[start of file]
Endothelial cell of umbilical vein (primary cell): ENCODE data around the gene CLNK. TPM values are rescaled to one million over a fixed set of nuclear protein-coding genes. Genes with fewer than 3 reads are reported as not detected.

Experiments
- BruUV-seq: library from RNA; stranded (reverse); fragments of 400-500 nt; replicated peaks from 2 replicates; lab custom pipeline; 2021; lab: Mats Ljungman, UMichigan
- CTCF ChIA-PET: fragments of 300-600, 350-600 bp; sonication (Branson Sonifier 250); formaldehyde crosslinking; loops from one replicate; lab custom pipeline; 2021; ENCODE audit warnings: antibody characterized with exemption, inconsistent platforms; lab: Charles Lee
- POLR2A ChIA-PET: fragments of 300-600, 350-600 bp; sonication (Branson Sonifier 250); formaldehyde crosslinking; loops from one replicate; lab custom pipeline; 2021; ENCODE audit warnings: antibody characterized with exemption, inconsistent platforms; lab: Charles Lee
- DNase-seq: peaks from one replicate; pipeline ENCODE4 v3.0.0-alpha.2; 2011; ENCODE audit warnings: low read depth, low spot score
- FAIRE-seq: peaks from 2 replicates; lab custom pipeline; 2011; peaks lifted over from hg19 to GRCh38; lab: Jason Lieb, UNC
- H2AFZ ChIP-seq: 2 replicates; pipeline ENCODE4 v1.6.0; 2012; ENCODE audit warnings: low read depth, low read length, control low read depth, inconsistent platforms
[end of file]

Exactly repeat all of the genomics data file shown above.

Endothelial cell of umbilical vein (primary cell): ENCODE data around the gene CLNK. TPM values are rescaled to one million over a fixed set of nuclear protein-coding genes. Genes with fewer than 3 reads are reported as not detected.

Experiments
- BruUV-seq: library from RNA; stranded (reverse); fragments of 400-500 nt; replicated peaks from 2 replicates; lab custom pipeline; 2021; lab: Mats Ljungman, UMichigan
- CTCF ChIA-PET: fragments of 300-600, 350-600 bp; sonication (Branson Sonifier 250); formaldehyde crosslinking; loops from one replicate; lab custom pipeline; 2021; ENCODE audit warnings: antibody characterized with exemption, inconsistent platforms; lab: Charles Lee
- POLR2A ChIA-PET: fragments of 300-600, 350-600 bp; sonication (Branson Sonifier 250); formaldehyde crosslinking; loops from one replicate; lab custom pipeline; 2021; ENCODE audit warnings: antibody characterized with exemption, inconsistent platforms; lab: Charles Lee
- DNase-seq: peaks from one replicate; pipeline ENCODE4 v3.0.0-alpha.2; 2011; ENCODE audit warnings: low read depth, low spot score
- FAIRE-seq: peaks from 2 replicates; lab custom pipeline; 2011; peaks lifted over from hg19 to GRCh38; lab: Jason Lieb, UNC
- H2AFZ ChIP-seq: 2 replicates; pipeline ENCODE4 v1.6.0; 2012; ENCODE audit warnings: low read depth, low read length, control low read depth, inconsistent platforms